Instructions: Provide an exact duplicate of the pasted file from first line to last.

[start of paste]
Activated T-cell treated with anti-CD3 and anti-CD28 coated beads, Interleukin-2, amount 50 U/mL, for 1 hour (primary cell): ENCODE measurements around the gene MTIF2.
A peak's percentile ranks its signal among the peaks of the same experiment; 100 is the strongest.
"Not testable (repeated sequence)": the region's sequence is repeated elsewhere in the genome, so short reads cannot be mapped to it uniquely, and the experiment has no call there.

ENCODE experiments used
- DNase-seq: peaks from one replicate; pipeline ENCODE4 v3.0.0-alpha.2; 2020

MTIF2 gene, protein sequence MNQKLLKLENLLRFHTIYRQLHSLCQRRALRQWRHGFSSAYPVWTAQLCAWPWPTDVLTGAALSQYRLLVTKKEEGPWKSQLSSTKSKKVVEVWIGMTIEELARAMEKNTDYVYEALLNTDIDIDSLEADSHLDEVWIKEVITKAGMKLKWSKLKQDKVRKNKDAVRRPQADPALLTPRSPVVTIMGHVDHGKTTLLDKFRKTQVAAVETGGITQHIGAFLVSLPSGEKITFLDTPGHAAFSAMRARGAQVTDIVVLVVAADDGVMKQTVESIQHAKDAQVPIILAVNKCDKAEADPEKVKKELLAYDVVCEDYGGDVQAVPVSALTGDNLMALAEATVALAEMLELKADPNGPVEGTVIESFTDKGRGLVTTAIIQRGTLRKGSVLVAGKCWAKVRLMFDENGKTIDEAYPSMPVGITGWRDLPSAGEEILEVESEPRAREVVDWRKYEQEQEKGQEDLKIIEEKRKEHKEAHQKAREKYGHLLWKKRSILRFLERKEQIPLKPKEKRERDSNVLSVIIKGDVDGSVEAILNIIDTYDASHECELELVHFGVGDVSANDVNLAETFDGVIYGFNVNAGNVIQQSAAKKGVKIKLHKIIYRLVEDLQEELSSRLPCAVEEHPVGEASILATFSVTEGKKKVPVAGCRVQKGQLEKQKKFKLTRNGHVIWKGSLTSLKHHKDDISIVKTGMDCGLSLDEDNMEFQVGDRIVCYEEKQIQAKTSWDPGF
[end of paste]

Activated T-cell treated with anti-CD3 and anti-CD28 coated beads, Interleukin-2, amount 50 U/mL, for 1 hour (primary cell): ENCODE measurements around the gene MTIF2.
A peak's percentile ranks its signal among the peaks of the same experiment; 100 is the strongest.
"Not testable (repeated sequence)": the region's sequence is repeated elsewhere in the genome, so short reads cannot be mapped to it uniquely, and the experiment has no call there.

ENCODE experiments used
- DNase-seq: peaks from one replicate; pipeline ENCODE4 v3.0.0-alpha.2; 2020

MTIF2 gene, protein sequence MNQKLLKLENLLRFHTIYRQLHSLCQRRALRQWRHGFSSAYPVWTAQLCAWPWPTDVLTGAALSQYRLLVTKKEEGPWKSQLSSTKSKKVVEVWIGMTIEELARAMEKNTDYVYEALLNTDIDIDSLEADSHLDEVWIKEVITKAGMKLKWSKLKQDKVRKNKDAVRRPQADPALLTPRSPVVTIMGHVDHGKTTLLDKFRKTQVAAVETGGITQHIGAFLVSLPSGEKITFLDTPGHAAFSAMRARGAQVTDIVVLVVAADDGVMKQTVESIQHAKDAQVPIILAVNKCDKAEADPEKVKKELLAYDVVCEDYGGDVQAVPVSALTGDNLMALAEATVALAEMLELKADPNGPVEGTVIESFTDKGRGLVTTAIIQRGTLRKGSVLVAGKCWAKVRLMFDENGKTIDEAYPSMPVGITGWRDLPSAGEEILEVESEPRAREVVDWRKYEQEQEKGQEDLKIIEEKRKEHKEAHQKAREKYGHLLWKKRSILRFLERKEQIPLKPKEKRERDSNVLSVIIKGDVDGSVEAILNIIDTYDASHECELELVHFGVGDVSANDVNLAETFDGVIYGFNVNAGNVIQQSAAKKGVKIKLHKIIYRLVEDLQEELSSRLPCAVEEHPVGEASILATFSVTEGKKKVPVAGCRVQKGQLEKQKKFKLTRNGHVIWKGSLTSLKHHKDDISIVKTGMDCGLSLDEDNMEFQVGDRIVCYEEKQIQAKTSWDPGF